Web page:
While some cultivars of roses have varying shades of colour, rainbow roses provide a burst of vibrant colour in each blossom. Rainbow roses get their tie-died appearance from a colouring technique, not as part of their natural growth. Although rainbow roses do not achieve their multicoloured appearance naturally, you can grow suitable roses to use in creating your own rainbow roses.
- Skill level:
Things you need
- 4 vases
- Food colouring
Select rose cultivars with long stems, such as floribunda and hybrid tea roses. Choose ones that bloom in pale shades, such as white, cream or soft yellow. "Ivory Fashion" and "Nicole" are suitable floribunda cultivars, while "Crystalline and "Lynette" are hybrid tea roses that make attractive rainbow roses.
Prepare a site for your rose in a sunny area of your garden. Roses need at least six hours of sunlight to produce quality blossoms. Choose a location that provides some shade during the heat of the afternoon during hot summers.
Prepare the planting site by digging a hole that is about two to three times wider than your rose's roots. Place the rose plant into the hole, keeping the crown slightly above the surface of the surrounding soil. Mix equal amounts of potting compost with the backfill and place the soil around the root-ball, filling in the hole.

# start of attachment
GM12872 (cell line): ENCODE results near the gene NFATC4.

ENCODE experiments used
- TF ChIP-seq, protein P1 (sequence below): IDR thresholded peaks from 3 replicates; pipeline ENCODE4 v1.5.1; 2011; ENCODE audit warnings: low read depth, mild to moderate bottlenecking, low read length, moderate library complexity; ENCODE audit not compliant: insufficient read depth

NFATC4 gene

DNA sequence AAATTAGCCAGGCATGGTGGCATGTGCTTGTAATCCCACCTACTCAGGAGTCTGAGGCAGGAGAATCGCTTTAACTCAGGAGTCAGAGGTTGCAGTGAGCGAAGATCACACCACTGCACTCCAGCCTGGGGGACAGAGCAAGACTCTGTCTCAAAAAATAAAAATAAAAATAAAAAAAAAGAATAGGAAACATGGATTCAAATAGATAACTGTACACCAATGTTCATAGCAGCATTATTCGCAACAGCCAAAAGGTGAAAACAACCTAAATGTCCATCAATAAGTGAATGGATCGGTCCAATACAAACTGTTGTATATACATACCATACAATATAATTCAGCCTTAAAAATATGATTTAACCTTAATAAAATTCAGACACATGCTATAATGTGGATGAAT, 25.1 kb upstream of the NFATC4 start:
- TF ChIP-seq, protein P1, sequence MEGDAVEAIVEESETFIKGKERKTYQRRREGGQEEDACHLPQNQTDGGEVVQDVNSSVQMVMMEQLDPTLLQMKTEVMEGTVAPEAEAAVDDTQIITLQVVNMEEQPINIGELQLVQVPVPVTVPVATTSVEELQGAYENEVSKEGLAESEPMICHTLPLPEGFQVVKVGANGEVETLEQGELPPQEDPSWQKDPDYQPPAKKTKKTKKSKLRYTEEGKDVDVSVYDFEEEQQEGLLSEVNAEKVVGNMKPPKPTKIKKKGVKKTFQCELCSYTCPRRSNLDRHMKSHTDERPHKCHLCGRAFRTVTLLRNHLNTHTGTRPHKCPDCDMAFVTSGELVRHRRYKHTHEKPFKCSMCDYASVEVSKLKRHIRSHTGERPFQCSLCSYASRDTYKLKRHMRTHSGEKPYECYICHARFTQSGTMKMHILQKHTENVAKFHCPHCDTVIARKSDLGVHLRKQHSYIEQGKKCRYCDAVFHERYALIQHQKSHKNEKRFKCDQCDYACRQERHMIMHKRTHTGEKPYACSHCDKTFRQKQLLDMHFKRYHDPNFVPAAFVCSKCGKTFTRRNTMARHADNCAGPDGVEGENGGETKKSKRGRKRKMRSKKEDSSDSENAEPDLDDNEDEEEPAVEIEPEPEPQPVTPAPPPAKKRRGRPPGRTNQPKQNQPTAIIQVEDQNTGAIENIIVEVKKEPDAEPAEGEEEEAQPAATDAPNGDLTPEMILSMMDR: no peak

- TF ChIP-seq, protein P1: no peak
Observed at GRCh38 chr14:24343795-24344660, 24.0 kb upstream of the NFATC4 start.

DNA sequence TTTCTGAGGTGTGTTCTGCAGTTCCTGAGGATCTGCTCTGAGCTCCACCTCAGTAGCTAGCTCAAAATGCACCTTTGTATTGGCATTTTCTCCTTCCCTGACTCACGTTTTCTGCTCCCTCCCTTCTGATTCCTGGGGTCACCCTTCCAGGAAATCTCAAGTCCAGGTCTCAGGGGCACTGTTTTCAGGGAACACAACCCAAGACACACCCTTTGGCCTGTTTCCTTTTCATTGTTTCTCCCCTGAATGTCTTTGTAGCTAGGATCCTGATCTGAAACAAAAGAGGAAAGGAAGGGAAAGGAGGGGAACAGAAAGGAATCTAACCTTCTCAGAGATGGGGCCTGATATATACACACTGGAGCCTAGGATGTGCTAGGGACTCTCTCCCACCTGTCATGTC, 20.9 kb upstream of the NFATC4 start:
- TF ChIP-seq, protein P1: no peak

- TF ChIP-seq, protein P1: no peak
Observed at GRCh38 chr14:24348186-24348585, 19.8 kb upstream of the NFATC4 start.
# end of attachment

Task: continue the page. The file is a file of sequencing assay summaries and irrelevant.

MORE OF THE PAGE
Water the rose plant immediately after planting to moisten the soil throughout the roots. Irrigate around the perimeter of the plant when the surface becomes dry, watering deeply enough to soak the soil throughout the root area. Depending on the porosity of your soil and rainfall in your area, you may need to water 2.5 to 5 cm every week or two. Apply a rose plant fertiliser ever four to six weeks during the spring and summer months.
Harvest rose blossoms when the buds start to open. Use a sharp knife, rather than pruning shears to cleanly cut the rose stem where it connects to the main plant. This will provide the length necessary for the dying process. Slice the bottom 10 to 15 cm of the stem lengthwise to form four long sections.
Pour 5 cm of water into the bottoms of four narrow glasses. Place 15 to 20 drops of food colouring in the glasses, using a different colour for each one. Place the vases against each other, bringing all four into a circle. Place a rubber band around the narrow vases to hold them tightly together. Insert your rose into the vases, placing a section of the stem in each vase.
Place the rose in a cool, shaded location while it absorbs the colour into its stem and petals. Once the rainbow rose reaches the desired level of colour, remove it from the four vases and place it in a single vase of clear water and display in your desired location.
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